I’m a survivor of narcissistic abuse and chronic childhood emotional neglect. I’ve walked the path of loneliness, being haunted by the shame that never seemed to end, chasing love that no one ever seemed to be able to give me.
My childhood home was riddled with verbal abuse, violent fights, silence and denial, and gaslighting. Emotions were not allowed. Obedience equaled love. Complaining was sin.
Deeper than that was the emotional neglect. There were only two appropriate emotions: Shame for my mistakes and happiness. Anything else meant something was “wrong” with me.
This created highly tuned abilities in me to anticipate people’s reactions, plan around them, and please them. I also became deeply skilled in avoiding myself, shaming myself, and discarding myself.
To me until I started seeing how other parents treated their children. I saw homes where the parents listened to their children, respected what the felt, and even played with them.
That was huge to me. Their parents were interested in who their children were, not just in what their children did that pleased them.
The children could express themselves without anxiety and expressed so much more happiness than I could relate to.
As I grew into a teenager and moved out of the house, I began to get hints that I was missing something critical in my upbringing. I really struggled with intimacy and love. Love was scary to me, and connection with others felt deeply threatening and overwhelming. I thought that was all normal until I started seeing how my friends felt safe and secure with love and with sharing it and expressing it.
This rocked my world as I began giving myself permission to see if my parents were actually a problem. Maybe, just maybe, I wasn’t the problem, but how I was raised.
This is where I began to discover what codependency really is, how narcissistic abuse happens, and how a survivor can come to know who they really are and live from that in love.
I remember when I learned this in my first few weeks working with my first mentor, Robert Woo Du-an. “We don’t fix emotions or people.”
This blew my mind. “My feelings didn’t need fixing?”, I thought to myself.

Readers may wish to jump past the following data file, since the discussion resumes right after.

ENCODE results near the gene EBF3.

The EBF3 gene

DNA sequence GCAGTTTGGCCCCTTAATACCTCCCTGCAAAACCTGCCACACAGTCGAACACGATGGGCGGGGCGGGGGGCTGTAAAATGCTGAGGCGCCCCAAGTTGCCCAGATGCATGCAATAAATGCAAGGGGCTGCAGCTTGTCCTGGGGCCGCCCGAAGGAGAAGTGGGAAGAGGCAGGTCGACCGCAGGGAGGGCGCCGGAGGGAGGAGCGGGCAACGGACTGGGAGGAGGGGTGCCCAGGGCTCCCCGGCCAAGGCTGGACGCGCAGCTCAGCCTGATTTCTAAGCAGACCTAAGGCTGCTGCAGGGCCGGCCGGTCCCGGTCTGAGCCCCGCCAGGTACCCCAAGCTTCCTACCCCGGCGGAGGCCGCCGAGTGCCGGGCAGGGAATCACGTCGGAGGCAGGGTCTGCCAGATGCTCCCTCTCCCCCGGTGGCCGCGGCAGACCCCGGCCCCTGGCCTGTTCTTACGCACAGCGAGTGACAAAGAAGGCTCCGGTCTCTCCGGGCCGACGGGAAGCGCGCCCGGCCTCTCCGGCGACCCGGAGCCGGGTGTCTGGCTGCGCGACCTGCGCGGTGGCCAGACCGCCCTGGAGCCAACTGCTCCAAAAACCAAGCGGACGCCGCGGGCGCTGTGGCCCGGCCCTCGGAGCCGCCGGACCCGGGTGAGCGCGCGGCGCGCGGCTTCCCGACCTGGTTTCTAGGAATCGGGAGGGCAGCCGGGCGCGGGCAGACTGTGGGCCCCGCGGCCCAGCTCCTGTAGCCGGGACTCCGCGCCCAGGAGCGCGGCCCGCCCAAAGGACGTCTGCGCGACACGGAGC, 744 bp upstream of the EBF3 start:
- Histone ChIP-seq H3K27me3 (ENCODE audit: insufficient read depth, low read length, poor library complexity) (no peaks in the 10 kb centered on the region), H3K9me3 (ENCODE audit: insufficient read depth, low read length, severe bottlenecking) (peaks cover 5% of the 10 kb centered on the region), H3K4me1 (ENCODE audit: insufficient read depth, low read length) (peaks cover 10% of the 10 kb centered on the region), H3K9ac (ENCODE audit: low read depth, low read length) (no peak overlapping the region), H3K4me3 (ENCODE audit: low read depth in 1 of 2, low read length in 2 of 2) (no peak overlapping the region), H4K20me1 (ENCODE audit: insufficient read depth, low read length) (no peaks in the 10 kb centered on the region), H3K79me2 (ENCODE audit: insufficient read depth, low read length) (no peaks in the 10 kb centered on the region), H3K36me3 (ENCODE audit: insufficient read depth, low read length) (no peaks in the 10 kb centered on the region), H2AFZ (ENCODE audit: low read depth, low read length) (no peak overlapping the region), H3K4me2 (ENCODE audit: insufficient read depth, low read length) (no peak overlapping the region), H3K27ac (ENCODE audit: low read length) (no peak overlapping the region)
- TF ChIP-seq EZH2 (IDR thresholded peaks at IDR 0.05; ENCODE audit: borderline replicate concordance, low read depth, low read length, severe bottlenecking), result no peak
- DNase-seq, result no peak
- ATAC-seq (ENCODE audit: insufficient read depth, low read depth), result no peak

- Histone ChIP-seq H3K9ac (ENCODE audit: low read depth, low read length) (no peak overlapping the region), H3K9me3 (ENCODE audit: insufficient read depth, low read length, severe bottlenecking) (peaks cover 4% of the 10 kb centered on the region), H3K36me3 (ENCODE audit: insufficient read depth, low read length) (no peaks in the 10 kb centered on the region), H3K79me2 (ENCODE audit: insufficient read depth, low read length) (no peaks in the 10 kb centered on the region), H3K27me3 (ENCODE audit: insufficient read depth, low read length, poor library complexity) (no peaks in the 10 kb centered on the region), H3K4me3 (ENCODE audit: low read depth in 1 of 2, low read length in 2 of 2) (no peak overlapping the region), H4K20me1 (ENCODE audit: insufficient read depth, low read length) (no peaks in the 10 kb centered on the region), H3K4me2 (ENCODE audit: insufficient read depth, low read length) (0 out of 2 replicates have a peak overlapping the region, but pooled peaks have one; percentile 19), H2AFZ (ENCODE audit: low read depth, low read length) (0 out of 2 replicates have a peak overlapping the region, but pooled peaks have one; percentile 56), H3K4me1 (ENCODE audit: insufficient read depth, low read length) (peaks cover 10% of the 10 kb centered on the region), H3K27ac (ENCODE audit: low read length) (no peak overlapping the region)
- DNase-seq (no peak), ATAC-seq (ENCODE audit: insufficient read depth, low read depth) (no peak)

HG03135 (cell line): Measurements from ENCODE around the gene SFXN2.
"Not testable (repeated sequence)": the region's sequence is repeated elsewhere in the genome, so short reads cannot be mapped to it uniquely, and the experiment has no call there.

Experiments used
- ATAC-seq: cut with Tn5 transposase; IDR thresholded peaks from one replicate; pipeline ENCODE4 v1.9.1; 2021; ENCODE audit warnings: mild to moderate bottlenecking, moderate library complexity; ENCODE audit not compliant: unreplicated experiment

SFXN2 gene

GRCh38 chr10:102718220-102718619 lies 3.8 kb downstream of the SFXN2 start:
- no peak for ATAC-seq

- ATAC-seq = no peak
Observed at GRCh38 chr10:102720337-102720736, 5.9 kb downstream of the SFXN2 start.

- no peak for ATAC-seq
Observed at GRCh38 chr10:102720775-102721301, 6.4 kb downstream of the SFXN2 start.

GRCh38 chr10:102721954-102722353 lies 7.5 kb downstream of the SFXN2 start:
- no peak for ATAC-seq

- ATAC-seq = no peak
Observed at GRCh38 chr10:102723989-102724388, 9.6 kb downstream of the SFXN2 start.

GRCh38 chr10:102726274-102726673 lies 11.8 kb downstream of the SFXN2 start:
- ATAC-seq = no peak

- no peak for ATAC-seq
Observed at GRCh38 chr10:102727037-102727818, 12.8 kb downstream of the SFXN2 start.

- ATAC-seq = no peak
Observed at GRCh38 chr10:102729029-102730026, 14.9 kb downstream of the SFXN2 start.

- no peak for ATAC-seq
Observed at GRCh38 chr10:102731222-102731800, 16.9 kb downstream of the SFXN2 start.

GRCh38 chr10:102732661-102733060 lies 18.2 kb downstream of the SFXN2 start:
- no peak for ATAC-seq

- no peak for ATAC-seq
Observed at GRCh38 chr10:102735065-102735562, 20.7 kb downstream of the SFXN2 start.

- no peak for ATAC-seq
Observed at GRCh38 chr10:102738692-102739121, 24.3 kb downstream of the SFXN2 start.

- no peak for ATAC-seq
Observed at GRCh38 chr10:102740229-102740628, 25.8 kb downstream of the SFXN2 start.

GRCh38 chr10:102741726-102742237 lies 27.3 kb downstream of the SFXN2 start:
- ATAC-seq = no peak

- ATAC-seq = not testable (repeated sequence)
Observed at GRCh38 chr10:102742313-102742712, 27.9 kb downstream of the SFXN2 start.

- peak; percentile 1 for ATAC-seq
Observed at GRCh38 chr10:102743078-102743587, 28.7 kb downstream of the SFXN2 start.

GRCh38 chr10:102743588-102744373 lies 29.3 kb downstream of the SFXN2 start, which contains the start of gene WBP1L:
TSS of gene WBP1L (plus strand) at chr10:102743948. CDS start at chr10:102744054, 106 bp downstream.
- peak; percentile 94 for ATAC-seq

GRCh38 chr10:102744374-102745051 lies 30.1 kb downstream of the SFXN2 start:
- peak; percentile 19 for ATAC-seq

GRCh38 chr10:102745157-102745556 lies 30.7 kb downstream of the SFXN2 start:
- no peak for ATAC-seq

This question started a burning curiosity in me that is a raging fire of discovery today. I wanted to know how one heals it if isn’t about fixing.
This taught me some crucial truths about healing codependency and abuse that I found (and continue to find) missing from mainstream therapies.
These truths started to teach me how to navigate the territory of healing and thriving.
You see, most therapy uses a map and tries to help you walk up a mountain with it. This is akin to a blind person teaching you how to drive.
But when you work with an experience driver who knows the experience of driving, you get expert skills and insight into driving.
The same applies to healing. My work with Robert began to show me why past therapists, books, and courses had not worked. They were using a map with no experience of the territory. This inspired me to master the territory.
Then I did.
Robert Woo Du-an asked me this question a few months into our work together. I was making quick progress and mastery of the tools and my own growth. I was also intrigued, but concerned. I wasn’t a therapist. I wasn’t traditionally qualified to be helping others. I was, though, drawn to help others have what I was getting: healing and relief.
I could see how people were suffering in therapy, lost in their own pain, and coping. Just like I had for over 20 years. So I said yes.
I started my apprenticeship and over the next 24 months, I studied in somatic processing, titration, pendulation, holding space, and meditation approaches for soothing and caring for the nervous system and helping the body thaw from freeze and re-engage in its natural fight-flight-rest responses.
I later met Robert Bilton, Ph.D, a relationship therapist in Manitoba, Canada. He brought me on to help his students with trauma. After seeing my work, he invited me to learn his approach to relationships, conflict, and communication. I studied his work from August 2008 – January 2011.
My formal training is outlined below. I take trainings from licensed therapists through the year. I have active oversight through Sonia Miller, MSW.
I am a teacher and a coach. I am not a therapist.
I have non-traditional training (as outlined below) and over 5,000 hours of private client facilitation experience.
I am trained in a variety of skills, including:
Here’s a breakdown of my training with Robert Woo Du-An (January 2008 – January 2010):
Here’s my training with Robert Bilton (August of 2008-January 2011):
Independent Study (ongoing studies):
I am a teacher. I am not a trauma healing facilitator. I offer practices and structure that help nurture healing in general.
When a student has a specific need for trauma healing, I refer them out to qualified professionals.
Having a therapist, seeking a therapist, or being open to being referred is a prerequisite for attending and working through all of my courses.
LEARN MORE ABOUT MARSHALL HERE: Getting To Know Marshall
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